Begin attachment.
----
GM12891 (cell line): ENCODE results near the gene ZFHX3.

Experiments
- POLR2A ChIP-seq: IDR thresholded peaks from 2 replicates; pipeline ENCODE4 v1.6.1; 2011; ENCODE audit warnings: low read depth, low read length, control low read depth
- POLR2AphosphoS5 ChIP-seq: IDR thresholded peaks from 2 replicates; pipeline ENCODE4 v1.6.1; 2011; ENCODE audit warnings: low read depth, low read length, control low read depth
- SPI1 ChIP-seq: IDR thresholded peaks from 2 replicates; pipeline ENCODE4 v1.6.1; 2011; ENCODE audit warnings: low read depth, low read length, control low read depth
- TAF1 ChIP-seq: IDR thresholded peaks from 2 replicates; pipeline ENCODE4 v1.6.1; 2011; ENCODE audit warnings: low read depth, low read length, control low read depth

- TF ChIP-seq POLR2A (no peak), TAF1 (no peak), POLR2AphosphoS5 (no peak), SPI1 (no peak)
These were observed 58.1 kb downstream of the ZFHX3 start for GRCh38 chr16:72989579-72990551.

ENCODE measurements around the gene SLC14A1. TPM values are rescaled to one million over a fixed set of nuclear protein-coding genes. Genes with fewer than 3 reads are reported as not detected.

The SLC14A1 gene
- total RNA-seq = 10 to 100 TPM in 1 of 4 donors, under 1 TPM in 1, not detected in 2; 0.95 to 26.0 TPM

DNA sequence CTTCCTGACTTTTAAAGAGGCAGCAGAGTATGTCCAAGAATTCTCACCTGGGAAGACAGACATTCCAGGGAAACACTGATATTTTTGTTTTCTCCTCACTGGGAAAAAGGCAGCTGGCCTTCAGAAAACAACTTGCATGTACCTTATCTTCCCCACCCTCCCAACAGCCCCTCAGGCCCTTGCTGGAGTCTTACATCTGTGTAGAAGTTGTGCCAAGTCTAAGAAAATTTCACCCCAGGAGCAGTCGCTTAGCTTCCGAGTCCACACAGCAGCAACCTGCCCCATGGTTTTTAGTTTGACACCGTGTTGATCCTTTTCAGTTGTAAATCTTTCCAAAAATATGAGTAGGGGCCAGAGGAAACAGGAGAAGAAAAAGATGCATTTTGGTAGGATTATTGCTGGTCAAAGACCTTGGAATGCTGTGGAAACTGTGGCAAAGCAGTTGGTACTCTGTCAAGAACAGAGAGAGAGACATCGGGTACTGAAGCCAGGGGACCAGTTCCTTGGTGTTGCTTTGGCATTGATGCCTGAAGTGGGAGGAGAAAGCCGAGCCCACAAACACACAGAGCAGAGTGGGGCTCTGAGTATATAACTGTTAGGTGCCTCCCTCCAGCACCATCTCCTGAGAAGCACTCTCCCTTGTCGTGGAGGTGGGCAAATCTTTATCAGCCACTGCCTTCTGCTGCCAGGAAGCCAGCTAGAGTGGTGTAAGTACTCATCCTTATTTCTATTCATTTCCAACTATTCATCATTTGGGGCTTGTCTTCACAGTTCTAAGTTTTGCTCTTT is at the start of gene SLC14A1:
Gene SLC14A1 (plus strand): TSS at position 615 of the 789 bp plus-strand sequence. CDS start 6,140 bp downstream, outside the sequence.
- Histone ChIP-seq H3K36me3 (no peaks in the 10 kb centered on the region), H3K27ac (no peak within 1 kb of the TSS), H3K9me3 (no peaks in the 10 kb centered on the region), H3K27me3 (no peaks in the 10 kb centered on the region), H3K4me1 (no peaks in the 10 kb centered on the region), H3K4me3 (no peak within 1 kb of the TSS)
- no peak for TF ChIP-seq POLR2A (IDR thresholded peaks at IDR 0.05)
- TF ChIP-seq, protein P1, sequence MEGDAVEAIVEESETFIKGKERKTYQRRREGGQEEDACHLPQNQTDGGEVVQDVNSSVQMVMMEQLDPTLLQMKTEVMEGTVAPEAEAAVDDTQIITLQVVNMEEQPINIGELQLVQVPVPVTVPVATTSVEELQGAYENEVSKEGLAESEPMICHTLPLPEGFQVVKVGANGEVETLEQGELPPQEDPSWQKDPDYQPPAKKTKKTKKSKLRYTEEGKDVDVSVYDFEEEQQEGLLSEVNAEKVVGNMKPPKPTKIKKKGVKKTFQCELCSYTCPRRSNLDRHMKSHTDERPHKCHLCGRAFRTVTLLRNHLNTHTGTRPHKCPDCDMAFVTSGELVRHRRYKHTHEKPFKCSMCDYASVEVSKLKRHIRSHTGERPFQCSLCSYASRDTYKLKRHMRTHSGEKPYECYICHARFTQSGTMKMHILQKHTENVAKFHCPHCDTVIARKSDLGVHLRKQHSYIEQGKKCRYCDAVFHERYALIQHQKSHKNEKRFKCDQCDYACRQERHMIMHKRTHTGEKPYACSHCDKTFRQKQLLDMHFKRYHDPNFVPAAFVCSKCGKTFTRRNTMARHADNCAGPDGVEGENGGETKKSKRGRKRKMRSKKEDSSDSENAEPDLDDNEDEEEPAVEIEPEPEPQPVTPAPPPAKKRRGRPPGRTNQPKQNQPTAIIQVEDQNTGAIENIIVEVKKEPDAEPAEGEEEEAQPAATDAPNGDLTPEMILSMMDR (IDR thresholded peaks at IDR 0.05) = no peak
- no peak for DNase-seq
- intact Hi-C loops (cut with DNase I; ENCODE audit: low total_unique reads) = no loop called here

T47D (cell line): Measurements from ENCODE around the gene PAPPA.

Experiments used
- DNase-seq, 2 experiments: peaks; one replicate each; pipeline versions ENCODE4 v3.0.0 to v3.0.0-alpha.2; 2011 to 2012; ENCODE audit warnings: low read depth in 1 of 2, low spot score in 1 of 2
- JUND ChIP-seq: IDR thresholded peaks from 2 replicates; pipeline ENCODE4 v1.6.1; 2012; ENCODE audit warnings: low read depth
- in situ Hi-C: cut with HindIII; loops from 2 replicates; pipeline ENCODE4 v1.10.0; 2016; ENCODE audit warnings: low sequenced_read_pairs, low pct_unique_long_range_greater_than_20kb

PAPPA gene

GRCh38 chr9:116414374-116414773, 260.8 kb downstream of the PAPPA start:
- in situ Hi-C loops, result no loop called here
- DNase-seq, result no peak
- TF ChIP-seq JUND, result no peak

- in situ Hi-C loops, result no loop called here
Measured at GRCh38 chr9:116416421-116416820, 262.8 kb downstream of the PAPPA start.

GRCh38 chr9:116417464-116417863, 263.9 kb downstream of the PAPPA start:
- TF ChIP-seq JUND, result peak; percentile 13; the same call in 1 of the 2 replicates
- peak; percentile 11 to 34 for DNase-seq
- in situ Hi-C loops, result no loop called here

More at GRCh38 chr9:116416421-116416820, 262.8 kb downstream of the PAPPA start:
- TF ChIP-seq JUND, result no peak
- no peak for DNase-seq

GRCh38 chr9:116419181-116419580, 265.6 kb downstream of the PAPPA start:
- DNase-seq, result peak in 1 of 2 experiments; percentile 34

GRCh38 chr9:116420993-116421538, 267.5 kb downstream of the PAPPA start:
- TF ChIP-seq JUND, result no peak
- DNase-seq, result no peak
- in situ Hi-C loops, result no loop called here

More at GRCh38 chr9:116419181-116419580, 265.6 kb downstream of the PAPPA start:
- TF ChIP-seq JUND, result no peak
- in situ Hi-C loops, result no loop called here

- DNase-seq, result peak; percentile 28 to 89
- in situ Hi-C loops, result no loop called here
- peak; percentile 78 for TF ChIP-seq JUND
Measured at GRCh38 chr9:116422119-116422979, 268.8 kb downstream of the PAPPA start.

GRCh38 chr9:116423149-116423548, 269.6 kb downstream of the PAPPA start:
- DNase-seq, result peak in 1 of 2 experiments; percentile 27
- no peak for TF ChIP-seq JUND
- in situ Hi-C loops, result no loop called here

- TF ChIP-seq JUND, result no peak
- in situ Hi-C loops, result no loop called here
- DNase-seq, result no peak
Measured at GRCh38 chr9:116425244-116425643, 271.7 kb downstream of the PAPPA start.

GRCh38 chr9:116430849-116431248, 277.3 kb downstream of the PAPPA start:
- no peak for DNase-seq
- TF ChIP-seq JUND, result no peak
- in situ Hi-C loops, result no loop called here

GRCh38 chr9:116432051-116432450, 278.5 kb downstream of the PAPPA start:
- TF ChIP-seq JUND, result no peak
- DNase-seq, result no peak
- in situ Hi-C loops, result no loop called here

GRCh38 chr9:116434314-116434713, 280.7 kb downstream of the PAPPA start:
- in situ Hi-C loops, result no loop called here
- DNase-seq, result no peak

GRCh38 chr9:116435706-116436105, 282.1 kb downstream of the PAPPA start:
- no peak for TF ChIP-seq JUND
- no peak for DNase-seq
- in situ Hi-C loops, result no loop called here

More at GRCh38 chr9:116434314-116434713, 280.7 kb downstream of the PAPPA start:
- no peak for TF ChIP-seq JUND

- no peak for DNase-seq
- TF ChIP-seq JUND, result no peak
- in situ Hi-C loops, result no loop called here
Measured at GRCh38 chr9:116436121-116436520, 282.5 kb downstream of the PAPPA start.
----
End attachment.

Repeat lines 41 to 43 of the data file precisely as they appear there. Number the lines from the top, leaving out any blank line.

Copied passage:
- TF ChIP-seq JUND, result no peak
- DNase-seq, result no peak
- in situ Hi-C loops, result no loop called here